The youth of the country who came out on the streets protesting against the failure of the government to ensure the safety and security of women received a pat on their back from Justice J.S. Verma. Commending their “peaceful” and “mature” protests, he said it was this clamour for good governance that paved the way for the constitution of the Committee on Amendments to the Criminal Law.
Hundreds of thousands of youth came out on the streets to protests against the growing instances of crime against women following the brutal gang rape of a 23-year-old physiotherapy student in a moving bus on December 16.
Releasing the committee’s report on Wednesday, Justice Verma said: “I am indebted to the youth. But for them, the issue would not have come up. They have shown the way… how good governance can be achieved in a mature manner.”
Heaping praise on the youth for their perseverance in seeking gender justice, Justice Verma said: “I was struck by the peaceful manner in which people not known to each other protested. I won’t call it a movement, but [it was a] spontaneous show of feeling.” The experience had been humbling and the satisfaction he received from drafting the report was unmatched.
He said the youth, who were incidentally at the receiving end of police action in Delhi when protestors were lathicharged, tear gassed, doused with water canons and even detained, have taught the older generation something they were insensitive to or unaware of. “This is the brightest aspect of this exercise,” he told media persons.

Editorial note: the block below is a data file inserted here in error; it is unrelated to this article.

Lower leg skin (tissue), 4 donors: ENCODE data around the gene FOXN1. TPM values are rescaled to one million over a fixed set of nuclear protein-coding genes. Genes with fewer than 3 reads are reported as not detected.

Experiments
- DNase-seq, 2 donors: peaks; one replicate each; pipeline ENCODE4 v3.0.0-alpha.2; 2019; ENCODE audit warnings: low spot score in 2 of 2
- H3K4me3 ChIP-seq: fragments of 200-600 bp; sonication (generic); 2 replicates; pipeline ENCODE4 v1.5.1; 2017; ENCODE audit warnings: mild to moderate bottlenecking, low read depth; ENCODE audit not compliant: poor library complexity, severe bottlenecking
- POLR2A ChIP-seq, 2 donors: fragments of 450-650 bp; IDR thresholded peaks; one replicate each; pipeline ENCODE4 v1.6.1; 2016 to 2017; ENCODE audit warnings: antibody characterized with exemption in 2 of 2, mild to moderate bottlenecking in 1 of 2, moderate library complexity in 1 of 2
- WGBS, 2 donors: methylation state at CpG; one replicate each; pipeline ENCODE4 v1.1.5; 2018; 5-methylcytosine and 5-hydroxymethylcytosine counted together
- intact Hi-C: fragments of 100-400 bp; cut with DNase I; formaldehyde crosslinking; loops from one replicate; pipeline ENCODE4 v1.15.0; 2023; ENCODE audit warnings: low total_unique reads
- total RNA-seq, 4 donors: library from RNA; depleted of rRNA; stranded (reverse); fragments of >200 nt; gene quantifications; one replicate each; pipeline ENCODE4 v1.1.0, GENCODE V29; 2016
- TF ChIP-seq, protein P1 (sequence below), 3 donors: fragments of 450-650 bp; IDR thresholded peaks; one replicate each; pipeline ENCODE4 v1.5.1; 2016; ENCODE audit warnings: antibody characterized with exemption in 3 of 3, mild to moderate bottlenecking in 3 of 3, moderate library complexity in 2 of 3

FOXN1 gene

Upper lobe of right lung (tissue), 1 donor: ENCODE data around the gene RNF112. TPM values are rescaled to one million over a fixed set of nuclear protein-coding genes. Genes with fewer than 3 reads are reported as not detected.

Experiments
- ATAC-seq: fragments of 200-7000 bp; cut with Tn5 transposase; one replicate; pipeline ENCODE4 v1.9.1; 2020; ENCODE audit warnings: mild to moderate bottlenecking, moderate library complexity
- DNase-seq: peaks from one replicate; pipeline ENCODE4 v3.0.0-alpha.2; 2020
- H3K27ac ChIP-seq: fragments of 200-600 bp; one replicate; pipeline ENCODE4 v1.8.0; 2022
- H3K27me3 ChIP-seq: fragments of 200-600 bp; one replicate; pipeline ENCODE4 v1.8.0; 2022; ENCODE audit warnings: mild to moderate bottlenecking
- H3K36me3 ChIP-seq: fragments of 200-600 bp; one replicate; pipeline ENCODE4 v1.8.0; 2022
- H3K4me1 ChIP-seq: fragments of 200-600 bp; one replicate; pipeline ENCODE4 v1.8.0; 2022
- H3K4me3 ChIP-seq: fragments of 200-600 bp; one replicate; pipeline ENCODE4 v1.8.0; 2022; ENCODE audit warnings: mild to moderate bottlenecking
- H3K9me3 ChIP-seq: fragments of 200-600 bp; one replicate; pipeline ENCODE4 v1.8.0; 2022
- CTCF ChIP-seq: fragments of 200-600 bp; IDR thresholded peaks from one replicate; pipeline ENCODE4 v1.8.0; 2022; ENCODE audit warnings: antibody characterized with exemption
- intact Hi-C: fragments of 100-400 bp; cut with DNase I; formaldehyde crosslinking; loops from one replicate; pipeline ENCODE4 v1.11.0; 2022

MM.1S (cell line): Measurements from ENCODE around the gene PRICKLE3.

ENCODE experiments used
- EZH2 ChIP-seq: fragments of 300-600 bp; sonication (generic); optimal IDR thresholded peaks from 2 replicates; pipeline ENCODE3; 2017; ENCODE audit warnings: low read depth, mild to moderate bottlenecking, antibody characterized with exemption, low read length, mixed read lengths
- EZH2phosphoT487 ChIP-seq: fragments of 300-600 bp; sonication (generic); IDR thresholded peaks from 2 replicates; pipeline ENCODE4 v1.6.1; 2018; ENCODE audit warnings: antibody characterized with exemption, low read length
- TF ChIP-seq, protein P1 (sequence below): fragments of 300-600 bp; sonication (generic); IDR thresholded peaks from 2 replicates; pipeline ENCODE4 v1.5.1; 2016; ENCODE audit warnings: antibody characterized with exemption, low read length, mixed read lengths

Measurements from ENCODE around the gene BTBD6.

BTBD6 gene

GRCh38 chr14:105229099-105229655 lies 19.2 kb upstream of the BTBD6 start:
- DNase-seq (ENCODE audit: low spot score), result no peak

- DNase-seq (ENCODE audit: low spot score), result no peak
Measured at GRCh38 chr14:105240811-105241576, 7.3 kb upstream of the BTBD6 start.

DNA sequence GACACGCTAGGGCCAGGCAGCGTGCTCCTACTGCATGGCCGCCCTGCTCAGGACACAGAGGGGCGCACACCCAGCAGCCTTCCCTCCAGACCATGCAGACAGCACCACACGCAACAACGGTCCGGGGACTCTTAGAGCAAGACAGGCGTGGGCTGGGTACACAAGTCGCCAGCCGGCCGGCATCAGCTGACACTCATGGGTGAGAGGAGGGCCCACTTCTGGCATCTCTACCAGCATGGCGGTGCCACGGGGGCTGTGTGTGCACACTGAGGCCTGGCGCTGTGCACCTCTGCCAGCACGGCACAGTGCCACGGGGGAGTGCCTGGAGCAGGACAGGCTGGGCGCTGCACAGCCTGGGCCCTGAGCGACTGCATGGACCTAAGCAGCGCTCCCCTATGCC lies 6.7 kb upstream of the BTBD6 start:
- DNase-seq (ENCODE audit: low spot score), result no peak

The committee, in its report submitted to the Union Home Ministry on Wednesday, said its formation was in response to the country-wide peaceful public outcry of the civil society, led by the youth, against the failure of the government to provide a safe and dignified environment for women in India, who were constantly the targets of sexual violence.
Pointing out that there was a need for sensitising the society, Justice Verma said: “We have all the laws; what is needed is sensitivity. It is equally shocking that a large number of people passed by where the girl and her companion lay completely disrobed and injured and no one offered help. It was total apathy….”
Justice Verma spoke about the extensive process that went into the creation of the report and the enthusiastic response the committee got from the national and international community. “We want to thank those from the international community, including people from Oxford and Harvard universities and Australia and Canada, who volunteered their observations and suggestions. In India, we consulted experts, social activists and invited representation from those associated with the topic. The committee also got 80,000 responses from the general public, which surprised us.
“It is, however, sad that this tragic incident had to occur for us to wake up to the issue of gender protection,” he said.
Speaking about the strict time limit that the group worked under, Justice Verma said: “When I was approached on December 23 to do this report, I asked when the Parliament would be in session next. And I was given February 21 as the date. So I told the government representative that instead of two months, the report would be ready in one month, and now that it is ready, I hope the government, with all its might and resources, is able to react positively on the recommendations.
“Being proactive now will be the best tribute to the memory of the brave Delhi girl who forced us to take a hard re-look at gender issues in the country.’’